modes and if switch came on
only when the switch is on
if true
set the dimmer level/ temperature level per mode
if false

I would have one of these per light so if the mode changed and the light was ON the lighting output would change or if i turned them on they would match correctly to the level. The problem i suspected was that this rule was running in the logs on each mode change, so in my mind not ideal?

Today I tested and changed it to a trigger (rather than trigger rule) and set the restriction to be only when the light switch was ON (no logs when mode changes now unless the light is on) I was worried it wouldnt evaluate when you turned the light on but the hub is so fast it unrestricted it and uses it as a trigger all at once, great! So 1st question is this a efficient good/ correct way of doing things?

next point, I have motion sensors and switches and I was using motion lighting to change the light level/ colour depending on mode with mixed results (SM Lamps, Dimmers and RGBW controllers inconsistencies in all of them) during this time i had the original rules paused. So now going back to the triggers and just getting the motion lighting app to turn ON the lights and letting the trigger to do the rest (still to test). The problem I have is two fold 1. RM currently does not support colour per mode (hopefully soon :crossed_fingers: :slight_smile:) and 2. I will also have a switch trigger rule that will turn on or off the light if the switch position is changed. Now in the day it's fine because I use colour temperature and this would be in my trigger mode On set up, but at night from the motion app i have the SM Lamps come on RED and at 1% so not to fully rouse the baby as we carry her around. What I want to be able to do though is if i use the switch at night I want it to come on a temperature value for a emergency for example. So i'm essentially using the ON state of the lamp/ dimmer as a variable which is not what I need in this case. So with my "more efficient rules" is there a way in RM to essentially ignore my normal rule and use another at night when a contact or button is used?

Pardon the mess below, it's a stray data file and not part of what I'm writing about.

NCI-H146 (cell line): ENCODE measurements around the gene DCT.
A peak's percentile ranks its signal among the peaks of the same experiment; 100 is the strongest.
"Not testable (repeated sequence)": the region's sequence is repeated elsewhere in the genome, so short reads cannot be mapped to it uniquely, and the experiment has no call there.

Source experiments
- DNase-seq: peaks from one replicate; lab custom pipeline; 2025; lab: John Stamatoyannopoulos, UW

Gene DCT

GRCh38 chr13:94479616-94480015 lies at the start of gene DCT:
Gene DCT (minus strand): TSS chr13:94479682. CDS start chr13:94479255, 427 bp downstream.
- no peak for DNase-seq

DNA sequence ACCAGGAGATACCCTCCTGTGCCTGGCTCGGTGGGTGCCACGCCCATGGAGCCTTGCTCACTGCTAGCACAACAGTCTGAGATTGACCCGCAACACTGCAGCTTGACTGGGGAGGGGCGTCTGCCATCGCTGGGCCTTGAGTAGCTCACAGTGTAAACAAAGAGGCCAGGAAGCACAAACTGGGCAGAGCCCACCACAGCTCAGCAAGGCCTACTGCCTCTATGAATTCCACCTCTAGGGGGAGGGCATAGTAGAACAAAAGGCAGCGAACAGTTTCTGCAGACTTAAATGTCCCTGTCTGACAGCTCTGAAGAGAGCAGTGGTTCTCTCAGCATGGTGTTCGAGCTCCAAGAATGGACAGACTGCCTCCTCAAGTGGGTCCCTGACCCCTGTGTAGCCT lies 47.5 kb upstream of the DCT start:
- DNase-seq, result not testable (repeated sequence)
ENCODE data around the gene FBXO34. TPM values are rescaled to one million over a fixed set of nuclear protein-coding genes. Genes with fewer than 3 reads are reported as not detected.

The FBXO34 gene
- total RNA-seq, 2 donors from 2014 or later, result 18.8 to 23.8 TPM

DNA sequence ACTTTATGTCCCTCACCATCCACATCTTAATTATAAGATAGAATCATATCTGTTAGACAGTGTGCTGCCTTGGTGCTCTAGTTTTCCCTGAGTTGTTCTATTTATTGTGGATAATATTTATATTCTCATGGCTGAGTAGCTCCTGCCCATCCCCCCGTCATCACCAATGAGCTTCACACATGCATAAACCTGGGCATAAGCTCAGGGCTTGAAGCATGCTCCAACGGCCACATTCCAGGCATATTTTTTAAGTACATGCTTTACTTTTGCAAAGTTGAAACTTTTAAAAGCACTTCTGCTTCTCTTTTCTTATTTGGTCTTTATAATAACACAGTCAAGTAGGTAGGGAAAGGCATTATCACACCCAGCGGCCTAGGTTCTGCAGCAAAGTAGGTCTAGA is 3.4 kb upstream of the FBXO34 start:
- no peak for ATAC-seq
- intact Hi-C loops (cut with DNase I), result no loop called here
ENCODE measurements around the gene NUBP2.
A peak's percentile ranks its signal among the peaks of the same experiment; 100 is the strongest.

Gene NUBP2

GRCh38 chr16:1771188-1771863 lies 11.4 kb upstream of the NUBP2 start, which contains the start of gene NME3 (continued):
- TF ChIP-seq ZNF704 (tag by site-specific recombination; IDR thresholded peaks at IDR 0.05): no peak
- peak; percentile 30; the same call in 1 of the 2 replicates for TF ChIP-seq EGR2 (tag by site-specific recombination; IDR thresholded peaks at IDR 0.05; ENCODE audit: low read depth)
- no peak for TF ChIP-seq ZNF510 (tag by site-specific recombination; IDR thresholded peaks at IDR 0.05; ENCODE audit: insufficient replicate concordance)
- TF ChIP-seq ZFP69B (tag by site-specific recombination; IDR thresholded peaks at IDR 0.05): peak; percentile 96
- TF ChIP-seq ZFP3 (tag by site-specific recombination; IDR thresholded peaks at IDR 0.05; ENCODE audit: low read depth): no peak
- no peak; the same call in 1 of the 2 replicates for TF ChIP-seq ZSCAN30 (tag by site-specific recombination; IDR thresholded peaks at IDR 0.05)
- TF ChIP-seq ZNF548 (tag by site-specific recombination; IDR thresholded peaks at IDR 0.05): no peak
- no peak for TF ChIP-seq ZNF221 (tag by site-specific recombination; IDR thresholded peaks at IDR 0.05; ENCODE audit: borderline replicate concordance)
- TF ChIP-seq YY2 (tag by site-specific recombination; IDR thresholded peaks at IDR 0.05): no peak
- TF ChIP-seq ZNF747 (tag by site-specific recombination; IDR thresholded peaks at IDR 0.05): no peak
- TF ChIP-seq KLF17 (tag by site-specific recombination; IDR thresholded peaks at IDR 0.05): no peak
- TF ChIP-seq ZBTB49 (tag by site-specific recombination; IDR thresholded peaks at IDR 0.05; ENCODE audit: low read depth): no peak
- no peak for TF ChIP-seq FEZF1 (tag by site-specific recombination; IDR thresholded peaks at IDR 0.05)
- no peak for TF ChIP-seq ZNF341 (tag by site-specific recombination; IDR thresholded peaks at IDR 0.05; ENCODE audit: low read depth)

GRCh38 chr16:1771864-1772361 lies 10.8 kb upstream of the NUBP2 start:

Edit: :thinking: I essentially need a virtual switch then a option for another restriction of that switch which would need to toggle if i use the light switch in mode night-sleep and only in night sleep have the values i want it to go to in the switch rule. The problem with that is there is no way to order in RM so I can't say if in this mode do this V switch before turning on the light :disappointed: it also won't let you have more than one switch as a restriction, meaning more V switches and rules. I miss WC :rofl:


Not sure why you'd think this is a problem. You've got a quad-core 1.55GHz processor. How many times a day does the mode change? Logging is nbd. This is not a problem!

I think you are over thinking this, and making it more complex than it needs to be. Try to lay this need out in simpler statements, maybe even show it as a piston.


good to know, it doesn't change often it was more of a case that this rule is repeated 15+ times so, in my 1st set up they would all run (seem to even though lights were not on), where as on the 2nd set up they (look like) only run if the light is on.

100% im sure I am, hence why I put it on here i'm hoping for someone to call me out as a numpty and make me see the wood through the trees :smile: I will see if i can work out a clearer "flow" to explain it.